Social Media and Self-Esteem

What was once a social platform for college students erupted into the primary way of communication and public sharing for the world.

Various social media platforms, especially Facebook and Instagram, have become exponentially popular over the past several years. They have become incredibly influential community sources for world news, dating, advice, business product and service marketing, shopping, cancel culture, politics, entertainment, and much more.

Of course, they’ve also become a public platform to discuss every topic imaginable – and worse, a point of comparison between ourselves and the images that others post for recognition.

These are the very things that can cause social media to negatively impact yourself-esteem. Read on to learn more about how social media may be hurting your self-esteem and causing your feelings of depression.

Is Social Media Hurting Your Self-Esteem?

While social media can support the cultivation of friendships, it’s also directly linked to self-esteem and life satisfaction. This is especially true for younger generations.

This is largely because people only post their “highlights,” as in, the best-looking photos of themselves, the “cool” activities they’re doing, their cute outfits, expensive vacations and dinners, relationships, successes, accomplishments, and so on.

It used to be that dangerously unrealistic standards were left up to the beauty and fashion magazines, featuring photoshopped celebrities, and models. Now, we have our very own peers setting the stage for what’s socially acceptable and beautiful. Not many people post their struggles or not-so-pretty photos, which only perpetuates these unrealistic standards for success, happiness, and beauty.

There’s also the validation factor caused by the incoming stream of “likes” and comments from other users each time you post a photo. While it’s perfectly normal to gain a self-esteem boost from such positive reactions, after a while, many people start to crave such validation, and it begins to affect how we value ourselves.

As we spend more time on social media scrolling through these “real people” with their beauty, perfect bodies, and perfect lives, we begin to compare ourselves and our own lives, which leaves us feeling inadequate.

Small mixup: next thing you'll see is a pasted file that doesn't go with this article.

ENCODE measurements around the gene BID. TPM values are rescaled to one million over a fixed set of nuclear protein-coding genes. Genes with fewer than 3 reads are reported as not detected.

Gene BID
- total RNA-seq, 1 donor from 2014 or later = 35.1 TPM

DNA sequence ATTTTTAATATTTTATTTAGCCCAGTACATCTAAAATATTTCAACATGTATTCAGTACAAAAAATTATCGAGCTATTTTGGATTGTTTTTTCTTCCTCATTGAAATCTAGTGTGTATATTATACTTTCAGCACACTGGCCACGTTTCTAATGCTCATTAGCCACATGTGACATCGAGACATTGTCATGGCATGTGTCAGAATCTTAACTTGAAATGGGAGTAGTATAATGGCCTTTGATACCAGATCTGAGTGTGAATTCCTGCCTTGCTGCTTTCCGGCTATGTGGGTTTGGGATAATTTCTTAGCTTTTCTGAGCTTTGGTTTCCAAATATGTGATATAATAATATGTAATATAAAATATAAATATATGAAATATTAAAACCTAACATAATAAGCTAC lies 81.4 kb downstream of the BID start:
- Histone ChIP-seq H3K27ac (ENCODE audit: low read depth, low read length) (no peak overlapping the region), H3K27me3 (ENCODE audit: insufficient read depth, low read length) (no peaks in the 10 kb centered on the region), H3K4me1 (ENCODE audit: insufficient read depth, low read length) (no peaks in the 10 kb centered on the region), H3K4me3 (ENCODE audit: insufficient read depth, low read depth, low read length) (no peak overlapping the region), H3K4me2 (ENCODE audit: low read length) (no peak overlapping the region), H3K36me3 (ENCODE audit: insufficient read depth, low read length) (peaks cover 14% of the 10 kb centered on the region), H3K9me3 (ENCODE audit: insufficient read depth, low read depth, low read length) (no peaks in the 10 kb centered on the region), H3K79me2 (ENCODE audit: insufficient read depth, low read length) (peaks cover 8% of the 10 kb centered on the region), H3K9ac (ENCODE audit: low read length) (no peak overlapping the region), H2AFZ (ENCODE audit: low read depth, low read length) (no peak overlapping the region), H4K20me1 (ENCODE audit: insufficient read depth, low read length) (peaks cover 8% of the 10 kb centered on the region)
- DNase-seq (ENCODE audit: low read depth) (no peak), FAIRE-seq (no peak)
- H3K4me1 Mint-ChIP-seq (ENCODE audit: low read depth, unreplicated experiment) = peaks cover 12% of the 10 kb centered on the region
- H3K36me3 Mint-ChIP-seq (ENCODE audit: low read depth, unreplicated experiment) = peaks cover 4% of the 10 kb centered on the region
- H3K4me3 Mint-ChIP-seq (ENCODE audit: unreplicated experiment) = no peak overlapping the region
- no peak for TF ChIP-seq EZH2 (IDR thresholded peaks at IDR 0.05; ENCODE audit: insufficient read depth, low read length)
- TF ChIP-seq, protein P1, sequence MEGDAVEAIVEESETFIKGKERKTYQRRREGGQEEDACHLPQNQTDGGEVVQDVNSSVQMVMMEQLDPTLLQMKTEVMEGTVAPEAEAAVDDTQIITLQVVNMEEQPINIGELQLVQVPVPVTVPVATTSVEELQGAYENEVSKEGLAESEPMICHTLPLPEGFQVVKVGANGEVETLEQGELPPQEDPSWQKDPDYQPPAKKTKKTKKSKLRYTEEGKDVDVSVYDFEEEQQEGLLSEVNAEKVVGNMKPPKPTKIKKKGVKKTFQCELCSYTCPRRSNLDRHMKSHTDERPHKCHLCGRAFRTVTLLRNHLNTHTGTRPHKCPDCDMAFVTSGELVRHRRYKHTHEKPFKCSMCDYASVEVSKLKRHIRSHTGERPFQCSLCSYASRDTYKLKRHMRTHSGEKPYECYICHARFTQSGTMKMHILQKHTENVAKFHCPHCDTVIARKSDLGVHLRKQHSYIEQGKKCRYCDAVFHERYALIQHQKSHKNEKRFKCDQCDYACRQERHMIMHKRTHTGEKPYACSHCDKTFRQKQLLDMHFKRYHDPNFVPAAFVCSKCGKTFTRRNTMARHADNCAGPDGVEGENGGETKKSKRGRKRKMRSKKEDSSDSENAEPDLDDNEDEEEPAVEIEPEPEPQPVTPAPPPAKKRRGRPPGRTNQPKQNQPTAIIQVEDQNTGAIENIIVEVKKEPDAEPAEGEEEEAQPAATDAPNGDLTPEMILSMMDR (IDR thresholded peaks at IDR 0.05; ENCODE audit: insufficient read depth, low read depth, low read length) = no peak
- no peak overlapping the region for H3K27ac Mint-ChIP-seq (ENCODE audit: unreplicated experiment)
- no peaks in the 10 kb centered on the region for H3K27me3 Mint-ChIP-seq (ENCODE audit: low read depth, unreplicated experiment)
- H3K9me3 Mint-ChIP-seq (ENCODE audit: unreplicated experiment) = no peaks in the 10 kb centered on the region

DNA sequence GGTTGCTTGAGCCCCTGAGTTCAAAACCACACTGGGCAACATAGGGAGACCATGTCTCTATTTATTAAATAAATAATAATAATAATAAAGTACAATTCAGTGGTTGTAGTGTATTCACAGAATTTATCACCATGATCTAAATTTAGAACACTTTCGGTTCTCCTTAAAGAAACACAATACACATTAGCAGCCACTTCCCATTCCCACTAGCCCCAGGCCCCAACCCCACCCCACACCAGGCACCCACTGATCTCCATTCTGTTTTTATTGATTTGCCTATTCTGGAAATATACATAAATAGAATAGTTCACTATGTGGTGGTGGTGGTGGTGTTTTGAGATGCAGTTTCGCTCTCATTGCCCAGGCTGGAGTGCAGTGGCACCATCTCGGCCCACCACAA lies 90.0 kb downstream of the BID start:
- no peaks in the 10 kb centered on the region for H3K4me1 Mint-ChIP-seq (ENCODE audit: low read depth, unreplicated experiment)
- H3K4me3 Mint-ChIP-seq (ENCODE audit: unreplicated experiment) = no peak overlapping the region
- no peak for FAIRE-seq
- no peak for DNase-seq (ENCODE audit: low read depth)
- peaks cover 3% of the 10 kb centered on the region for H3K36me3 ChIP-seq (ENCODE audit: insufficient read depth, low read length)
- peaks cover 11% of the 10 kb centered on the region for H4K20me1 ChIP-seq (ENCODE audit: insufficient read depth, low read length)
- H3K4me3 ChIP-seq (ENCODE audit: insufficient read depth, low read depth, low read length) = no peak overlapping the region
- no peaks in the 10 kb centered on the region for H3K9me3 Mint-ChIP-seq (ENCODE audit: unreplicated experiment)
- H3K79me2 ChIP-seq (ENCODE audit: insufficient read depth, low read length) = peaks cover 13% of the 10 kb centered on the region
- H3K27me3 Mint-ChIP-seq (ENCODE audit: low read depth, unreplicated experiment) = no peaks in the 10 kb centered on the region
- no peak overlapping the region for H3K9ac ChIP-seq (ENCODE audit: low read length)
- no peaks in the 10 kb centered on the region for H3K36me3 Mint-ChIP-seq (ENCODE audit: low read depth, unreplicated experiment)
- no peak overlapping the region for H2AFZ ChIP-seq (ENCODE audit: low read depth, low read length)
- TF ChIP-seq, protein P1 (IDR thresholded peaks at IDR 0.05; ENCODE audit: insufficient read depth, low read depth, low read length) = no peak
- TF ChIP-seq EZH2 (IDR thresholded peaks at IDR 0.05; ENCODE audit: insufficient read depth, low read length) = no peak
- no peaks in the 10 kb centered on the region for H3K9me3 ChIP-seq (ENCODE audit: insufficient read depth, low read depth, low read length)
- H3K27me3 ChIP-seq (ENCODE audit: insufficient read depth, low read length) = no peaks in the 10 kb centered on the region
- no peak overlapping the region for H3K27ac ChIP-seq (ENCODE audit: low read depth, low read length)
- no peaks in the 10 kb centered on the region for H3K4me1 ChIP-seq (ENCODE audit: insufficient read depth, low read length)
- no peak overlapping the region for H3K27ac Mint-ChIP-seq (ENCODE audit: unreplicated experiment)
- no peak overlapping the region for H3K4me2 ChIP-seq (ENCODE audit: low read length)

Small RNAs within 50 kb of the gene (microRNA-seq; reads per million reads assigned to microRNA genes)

Social Media, COVID, and Depression

While many of us enjoy staying connected and scrolling through our feeds for the latest updates and funny memes to share, multiple studies show that excessive social media useis invariably linked to feelings of anxiety, depression, loneliness, isolation, and more.

Human beings are naturally social creatures. We depend on companionship to survive andthrive, which means the strength of our social bonds with other humans directly affects our mental health and happiness.

On the outside, it would seem that social media platforms that allow us to connect with others on a global scale would ease our stresses and anxieties, thereby increasing our happiness and state of mental health.

However, social media is not a replacement for real-world human connection. We require in-person contact to trigger the hormones that alleviate stress and bring positivity into our lives.

Since the outbreak of COVID-19, most of us have relied on social media as our outlet for updates on the pandemic, peer support, and entertainment. Unfortunately, it has also led us to habitual excessive social media use, which studies show is actually making us more depressed.

Is it Time for a Social Media Break?

Although it may seem difficult, especially after months of lock-down and isolation, it’s time to practice the art of the “social media break.” In other words, it’s time to cut back on excessive social media use by limiting our exposure to these virtual platforms to form newer and healthier habits.

Of course, excessive social media use could also be a sign of an underlying problem, such as depression. If this is the case, that excessive use can also be exacerbating the problem. If taking a social media break doesn’t help your mental health, there may be something we can do.

Contact us to learn more about our mental health services or to schedule an appointment.

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